Eastern Sweetshrub – Calycanthus floridus – is, as the name implies, a woody shrub with a sweet-smelling late-spring blossom. The USDA Plants Database lists the plant in Missouri, Louisiana, and all states east of the Mississippi River except Indiana, Vermont, New Hampshire, and Maine. The one above was photographed along the Big Frog Trail in Polk County, TN on May 9, 2009.
There are two species of Solomon’s Seal in the Tennessee/Georgia/North Carolina area, Smooth Solomon’s Seal – Polygonatum biflorum – and Hairy Solomon’s Seal – Polygonatum pubescens. This is, I believe, Smooth Solomon’s Seal. I’m pretty sure that I checked the underside of the leaves for the tell-tale hair along the veins that would have identified this as Hairy Solomon’s Seal. The above photo is from along the Big Frog Trail in Polk County, TN on May 9.
Some flower common names are really obvious. ‘Yellow Star Grass’ is one of those, as you can see from this photo. The leaves are grass-like, the flower is star-shaped, and the blossom is certainly yellow. I find them to be delightful. There were many of these along the Big Frog Trail during our May 8th-9th walk. If you only took a quick glance you could have confused them with the dwarf cinquefoil, the other common small yellow flower along the the trail. Yellow star grass – Hypoxis hirsuta – is a demure member of the Amaryllis family, along with more showy species such as the spider lily and Easter lily.
Visit the USWildflowers.com Photo Album Page for more nature photographs.
Catesby’s Trillium – Trillium catesbaei – also goes by the name of Rose Trillium and Bashful Wakerobin. The “wakerobin” nomiker is applied to several of the trilliums that have their flowers growing on a pedicel (flower stem,) either held above the three leaflets from which the trillium name is derived, or nodding below them.
Once Dave and I got camp set up on the site at the junction of Big Frog and Rough Creek Trails, I used the remaining daylight to see what wildflowers I might find beyond those we saw on the way in. I was pretty excited to find four pink ladyslippers – Cypripedium acaule – right around the next bend in the trail. I addition to these four, there was a colony of many on the hilltop above our campsite, as we found out the next day.
Pink ladyslipper is one of many beautiful members of the orchid family.
I mentioned in the previous post that I first photographed maple-leaf viburnum along the Big Frog Trail in Polk County, TN several years ago. That was also the case with Indian cucumber root and, being a winter hiker, that was the only place I’d identified that plant. My prior photograph of the flower of this plant was, well, unsatisfactory, and I wanted to replace it. I told my wife before Dave and I left that if I got no other photos this trip, finding a blooming Indian cucumber root would make the trip a success. It was a close call – more on that later – but the Lord blessed me with the last-minute find above.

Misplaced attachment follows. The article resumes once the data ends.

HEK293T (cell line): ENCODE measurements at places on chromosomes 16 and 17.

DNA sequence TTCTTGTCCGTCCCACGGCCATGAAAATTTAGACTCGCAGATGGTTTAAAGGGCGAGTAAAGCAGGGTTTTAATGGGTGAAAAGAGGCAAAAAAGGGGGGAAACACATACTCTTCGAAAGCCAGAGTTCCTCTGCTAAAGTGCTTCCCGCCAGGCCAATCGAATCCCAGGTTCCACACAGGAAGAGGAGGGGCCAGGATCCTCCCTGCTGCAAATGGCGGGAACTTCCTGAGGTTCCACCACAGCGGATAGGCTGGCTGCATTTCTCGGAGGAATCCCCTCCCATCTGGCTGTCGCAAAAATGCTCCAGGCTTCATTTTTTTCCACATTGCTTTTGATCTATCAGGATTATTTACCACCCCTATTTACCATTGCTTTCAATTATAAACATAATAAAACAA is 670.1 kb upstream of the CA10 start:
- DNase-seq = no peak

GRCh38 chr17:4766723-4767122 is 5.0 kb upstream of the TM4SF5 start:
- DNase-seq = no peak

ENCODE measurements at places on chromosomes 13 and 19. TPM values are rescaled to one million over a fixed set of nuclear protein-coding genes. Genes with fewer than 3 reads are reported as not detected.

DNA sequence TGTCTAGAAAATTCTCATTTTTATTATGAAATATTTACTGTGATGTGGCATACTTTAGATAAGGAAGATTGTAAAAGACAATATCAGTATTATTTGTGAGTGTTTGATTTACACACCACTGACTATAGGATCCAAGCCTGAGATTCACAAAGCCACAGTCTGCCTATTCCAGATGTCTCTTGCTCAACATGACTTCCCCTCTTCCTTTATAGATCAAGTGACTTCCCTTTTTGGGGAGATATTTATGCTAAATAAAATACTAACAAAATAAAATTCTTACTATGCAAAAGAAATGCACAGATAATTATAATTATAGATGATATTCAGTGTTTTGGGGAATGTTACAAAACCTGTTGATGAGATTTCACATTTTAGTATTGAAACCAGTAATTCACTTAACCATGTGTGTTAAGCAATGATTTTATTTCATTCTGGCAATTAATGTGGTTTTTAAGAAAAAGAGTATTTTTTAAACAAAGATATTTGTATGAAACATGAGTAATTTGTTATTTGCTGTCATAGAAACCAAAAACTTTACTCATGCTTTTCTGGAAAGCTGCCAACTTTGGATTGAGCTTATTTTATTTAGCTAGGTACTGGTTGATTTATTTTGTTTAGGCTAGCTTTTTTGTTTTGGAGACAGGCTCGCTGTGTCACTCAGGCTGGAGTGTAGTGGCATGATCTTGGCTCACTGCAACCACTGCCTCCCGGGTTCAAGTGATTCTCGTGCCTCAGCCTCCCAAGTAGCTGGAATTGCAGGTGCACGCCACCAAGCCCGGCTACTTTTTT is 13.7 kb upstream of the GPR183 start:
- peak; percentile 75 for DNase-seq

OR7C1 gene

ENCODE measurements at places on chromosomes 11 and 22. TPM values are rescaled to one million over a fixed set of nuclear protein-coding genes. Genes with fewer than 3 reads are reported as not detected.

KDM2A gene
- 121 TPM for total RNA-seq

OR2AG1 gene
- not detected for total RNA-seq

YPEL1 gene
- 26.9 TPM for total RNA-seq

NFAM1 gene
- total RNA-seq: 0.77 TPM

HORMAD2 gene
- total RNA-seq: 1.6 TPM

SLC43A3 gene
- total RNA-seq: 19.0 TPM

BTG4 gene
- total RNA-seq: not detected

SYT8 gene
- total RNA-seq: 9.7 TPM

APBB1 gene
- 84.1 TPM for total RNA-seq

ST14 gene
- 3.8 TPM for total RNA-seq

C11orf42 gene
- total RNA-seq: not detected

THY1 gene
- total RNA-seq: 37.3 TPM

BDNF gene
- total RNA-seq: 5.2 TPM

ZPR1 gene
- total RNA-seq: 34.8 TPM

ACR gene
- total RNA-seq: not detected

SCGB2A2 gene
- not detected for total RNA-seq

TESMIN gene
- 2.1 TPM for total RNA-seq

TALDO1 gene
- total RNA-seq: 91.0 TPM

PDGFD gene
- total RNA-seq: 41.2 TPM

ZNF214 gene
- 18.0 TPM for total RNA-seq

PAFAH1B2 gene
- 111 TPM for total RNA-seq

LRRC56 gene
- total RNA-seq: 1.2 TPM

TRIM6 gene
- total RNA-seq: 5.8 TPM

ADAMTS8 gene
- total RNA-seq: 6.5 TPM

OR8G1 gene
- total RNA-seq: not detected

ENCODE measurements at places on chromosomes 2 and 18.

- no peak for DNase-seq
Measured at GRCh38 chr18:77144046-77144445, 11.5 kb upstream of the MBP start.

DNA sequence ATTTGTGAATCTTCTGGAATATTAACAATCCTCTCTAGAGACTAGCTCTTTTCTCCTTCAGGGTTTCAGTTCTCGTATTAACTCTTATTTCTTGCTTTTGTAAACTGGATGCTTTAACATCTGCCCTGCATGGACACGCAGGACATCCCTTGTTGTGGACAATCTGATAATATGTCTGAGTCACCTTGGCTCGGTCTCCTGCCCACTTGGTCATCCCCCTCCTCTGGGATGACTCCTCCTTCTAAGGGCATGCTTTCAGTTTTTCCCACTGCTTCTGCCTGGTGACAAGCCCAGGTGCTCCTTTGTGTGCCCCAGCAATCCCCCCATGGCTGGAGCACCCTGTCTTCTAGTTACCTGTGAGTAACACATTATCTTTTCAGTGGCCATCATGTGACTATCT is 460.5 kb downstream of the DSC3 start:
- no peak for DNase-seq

Today my buddy Dave and I are headed up to Big Frog Mountain for an overnight backpacking and spring wildflower trip. It was along the Big Frog Trail several years ago that I first photographed and subsequently identified maple-leaf viburnum – Viburnum acerifolium. That trip was when I started my off-and-on hobby of photographing and identifying wildflowers. My recent “discovery” of The Pocket at Pigeon Mountain reignited my enjoyment of this pastime, so I think it’s appropriate that today’s photo be of a plant I photographed on my most recent wildflower trip down to the pocket, a plant I also photographed on my first “wildflower trip.” Continue reading
I’m calling an official close to the spring wildflower season at The Pocket at Pigeon Mountain, from the USWildflowers.com perspective. While there are still certainly many wildflowers blooming, the image of the Jack in the Pulpit is symbolic of the status of the spring wildflowers. It is moving into the summer season – no remaining trillium blossoms, only a rare scattering of geranium and phacelia, and even the Canada violets are almost entirely gone. The wild hydrangea blossom buds are starting to form, and the flying gnats are becoming a problem.
While I will still make occasional treks down to The Pocket, future reports will be intermittent (maybe until next spring!) and I hope to bring reports from wildflower expeditions into other areas of the region starting, Lord willing, with a report from Big Frog Mountain next week.